Efforts to forge a merger of the far-right Noam and Otzma Yehudit parties have failed, and they will run separately in the September elections, according to The Times of Israel.
It was not clear whether negotiations had fallen apart over politics, personalities or both. A report that they disagreed about whether to include former Likud MK Oren Hazan was unconfirmed.
Otzma Yehudit still has until 10 p.m. Thursday to reconsider the option to join the United Right’s offer for a joint ticket. All parties must submit their electoral lists to the Central Elections Committee by that time.
Shas was the first to register at the CEC offices in the Knesset on Thursday, the second day they were open for registration.
Headed by Rabbi Aryeh Deri, Shas will run the same ten candidates as last time, plus Baruch Gezhai and Yossi Tayeb, representing the Israeli Ethiopian and French immigrant communities, respectively. The party won 8 seats in the April voting, and polls show it with approximately the same if elections were held now.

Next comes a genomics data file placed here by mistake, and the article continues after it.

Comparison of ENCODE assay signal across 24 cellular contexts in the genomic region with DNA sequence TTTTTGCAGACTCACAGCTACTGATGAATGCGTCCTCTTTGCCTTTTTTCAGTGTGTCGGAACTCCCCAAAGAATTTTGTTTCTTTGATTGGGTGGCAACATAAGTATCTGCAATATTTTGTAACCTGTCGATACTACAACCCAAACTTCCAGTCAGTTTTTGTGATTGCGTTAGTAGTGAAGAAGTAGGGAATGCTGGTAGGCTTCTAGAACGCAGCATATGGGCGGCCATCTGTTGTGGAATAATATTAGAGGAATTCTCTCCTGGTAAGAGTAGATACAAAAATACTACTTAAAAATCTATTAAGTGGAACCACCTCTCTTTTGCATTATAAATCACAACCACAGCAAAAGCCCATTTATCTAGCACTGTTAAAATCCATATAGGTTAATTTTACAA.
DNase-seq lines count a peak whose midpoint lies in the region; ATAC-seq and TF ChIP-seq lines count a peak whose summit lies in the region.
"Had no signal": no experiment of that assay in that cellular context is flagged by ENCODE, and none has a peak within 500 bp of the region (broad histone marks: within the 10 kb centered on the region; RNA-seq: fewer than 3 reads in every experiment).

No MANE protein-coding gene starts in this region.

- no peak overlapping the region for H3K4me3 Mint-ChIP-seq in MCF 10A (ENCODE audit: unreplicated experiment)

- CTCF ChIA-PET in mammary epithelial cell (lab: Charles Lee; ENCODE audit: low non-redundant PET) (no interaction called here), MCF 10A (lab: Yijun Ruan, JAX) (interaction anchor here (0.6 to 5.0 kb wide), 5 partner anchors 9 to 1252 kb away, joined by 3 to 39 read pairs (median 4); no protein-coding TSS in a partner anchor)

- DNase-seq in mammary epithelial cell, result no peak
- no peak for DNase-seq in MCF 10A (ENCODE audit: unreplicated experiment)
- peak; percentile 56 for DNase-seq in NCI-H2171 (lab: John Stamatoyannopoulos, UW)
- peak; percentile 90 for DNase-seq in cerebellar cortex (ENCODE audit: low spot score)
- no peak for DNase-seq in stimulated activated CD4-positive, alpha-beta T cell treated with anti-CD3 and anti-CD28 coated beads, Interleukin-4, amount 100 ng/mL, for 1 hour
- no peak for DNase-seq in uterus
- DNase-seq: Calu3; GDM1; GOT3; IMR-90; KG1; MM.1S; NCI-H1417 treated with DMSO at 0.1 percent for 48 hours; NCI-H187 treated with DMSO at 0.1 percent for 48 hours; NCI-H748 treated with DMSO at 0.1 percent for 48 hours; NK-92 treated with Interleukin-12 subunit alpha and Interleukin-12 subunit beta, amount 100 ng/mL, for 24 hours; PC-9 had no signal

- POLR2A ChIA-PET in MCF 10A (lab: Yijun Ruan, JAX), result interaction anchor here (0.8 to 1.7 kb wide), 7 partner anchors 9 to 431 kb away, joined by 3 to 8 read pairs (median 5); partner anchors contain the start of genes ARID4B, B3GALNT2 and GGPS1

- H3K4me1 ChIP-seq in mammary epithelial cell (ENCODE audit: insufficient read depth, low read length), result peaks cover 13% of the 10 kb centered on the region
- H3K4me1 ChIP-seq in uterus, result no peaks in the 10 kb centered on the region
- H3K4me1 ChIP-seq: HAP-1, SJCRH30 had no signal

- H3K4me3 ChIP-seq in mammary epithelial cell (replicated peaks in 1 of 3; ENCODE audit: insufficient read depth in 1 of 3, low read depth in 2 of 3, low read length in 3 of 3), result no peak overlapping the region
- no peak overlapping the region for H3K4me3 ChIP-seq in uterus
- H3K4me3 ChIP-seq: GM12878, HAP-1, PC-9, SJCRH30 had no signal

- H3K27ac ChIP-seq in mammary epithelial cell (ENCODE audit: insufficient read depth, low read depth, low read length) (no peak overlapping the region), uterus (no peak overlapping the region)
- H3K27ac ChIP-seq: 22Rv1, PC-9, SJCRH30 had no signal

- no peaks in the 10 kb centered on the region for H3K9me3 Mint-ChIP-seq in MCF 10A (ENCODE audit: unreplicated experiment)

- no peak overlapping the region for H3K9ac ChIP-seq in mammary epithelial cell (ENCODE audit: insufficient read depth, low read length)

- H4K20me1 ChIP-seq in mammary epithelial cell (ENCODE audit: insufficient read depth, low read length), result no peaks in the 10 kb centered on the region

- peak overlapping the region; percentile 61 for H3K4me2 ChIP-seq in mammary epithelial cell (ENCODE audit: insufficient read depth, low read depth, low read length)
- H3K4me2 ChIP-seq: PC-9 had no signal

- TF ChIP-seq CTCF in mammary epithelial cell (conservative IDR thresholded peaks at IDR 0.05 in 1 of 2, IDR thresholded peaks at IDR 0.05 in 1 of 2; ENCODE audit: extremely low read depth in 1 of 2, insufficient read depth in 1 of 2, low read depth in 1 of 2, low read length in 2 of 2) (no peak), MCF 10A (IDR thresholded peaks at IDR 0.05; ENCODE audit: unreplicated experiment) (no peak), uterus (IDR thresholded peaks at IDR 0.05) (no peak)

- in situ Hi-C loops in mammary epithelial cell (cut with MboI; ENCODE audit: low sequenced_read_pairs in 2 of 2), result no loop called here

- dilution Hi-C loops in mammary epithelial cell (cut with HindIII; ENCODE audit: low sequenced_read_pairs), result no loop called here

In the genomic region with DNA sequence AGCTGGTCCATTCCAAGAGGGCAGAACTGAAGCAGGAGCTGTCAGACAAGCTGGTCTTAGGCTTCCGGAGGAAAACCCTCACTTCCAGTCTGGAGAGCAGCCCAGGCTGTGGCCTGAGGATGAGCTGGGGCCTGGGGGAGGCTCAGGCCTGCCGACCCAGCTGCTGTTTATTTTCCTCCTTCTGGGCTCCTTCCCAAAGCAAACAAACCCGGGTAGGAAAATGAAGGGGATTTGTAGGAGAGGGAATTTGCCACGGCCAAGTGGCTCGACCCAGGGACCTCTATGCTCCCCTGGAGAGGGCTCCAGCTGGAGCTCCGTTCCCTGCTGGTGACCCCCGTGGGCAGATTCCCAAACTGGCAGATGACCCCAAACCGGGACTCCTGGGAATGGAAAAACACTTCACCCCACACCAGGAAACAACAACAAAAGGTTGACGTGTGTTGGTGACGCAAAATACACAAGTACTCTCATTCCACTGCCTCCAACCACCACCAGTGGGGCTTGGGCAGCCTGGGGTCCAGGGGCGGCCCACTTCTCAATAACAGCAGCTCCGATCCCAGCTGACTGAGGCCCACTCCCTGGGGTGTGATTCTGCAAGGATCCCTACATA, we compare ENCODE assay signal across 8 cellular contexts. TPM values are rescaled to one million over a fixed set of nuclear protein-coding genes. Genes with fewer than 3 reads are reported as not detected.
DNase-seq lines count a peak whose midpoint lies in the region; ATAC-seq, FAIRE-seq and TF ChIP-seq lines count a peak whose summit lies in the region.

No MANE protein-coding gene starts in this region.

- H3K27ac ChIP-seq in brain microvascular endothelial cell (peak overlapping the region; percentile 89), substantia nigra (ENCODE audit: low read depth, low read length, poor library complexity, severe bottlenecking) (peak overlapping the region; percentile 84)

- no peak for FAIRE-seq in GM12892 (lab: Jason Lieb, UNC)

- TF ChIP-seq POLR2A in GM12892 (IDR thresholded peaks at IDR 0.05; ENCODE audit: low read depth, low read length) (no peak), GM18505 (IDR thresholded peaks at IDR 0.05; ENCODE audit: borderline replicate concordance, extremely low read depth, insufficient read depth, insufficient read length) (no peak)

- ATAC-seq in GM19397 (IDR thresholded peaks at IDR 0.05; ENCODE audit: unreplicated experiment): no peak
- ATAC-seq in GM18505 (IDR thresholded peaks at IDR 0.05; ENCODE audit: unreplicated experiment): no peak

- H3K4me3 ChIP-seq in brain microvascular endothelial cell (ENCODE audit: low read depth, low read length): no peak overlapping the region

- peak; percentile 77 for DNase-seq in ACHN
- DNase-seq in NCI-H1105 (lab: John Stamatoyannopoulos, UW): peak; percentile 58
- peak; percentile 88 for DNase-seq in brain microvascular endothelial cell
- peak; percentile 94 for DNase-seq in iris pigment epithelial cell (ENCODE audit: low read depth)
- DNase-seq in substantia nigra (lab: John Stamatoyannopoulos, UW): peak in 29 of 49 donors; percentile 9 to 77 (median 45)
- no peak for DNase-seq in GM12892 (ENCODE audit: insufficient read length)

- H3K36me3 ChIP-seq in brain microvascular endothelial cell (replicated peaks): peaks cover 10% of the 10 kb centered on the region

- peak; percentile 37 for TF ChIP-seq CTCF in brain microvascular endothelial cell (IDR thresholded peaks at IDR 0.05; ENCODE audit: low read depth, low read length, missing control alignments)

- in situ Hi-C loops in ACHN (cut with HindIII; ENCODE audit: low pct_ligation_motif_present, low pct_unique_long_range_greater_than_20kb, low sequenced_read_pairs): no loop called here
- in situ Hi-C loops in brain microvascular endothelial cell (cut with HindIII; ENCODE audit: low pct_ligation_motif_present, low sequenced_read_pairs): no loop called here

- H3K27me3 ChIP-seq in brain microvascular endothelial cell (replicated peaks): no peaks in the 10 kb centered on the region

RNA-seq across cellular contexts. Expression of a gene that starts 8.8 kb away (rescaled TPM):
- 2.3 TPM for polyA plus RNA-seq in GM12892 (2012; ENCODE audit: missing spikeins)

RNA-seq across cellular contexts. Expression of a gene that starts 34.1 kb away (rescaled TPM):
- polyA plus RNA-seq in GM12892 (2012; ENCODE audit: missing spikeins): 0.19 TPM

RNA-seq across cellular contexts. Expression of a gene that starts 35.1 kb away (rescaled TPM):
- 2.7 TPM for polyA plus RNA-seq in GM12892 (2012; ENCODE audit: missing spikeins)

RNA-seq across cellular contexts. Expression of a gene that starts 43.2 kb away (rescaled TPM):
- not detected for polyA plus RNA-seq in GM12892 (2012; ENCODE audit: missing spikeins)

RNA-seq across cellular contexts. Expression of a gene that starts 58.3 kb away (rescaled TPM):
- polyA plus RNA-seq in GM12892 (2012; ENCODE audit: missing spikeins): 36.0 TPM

When Shas’s No. 5, MK Yoav Ben-Tzur, was asked if they might agree to sit in a government led by Blue and White leader Benny Gantz, he dismissed the idea, saying “it’s not even a relevant question, as it’s not going to happen.”
Shas and United Torah Judaism have said they will not join Gantz as long as the anti-chareidi Yair Lapid remains on his electoral list.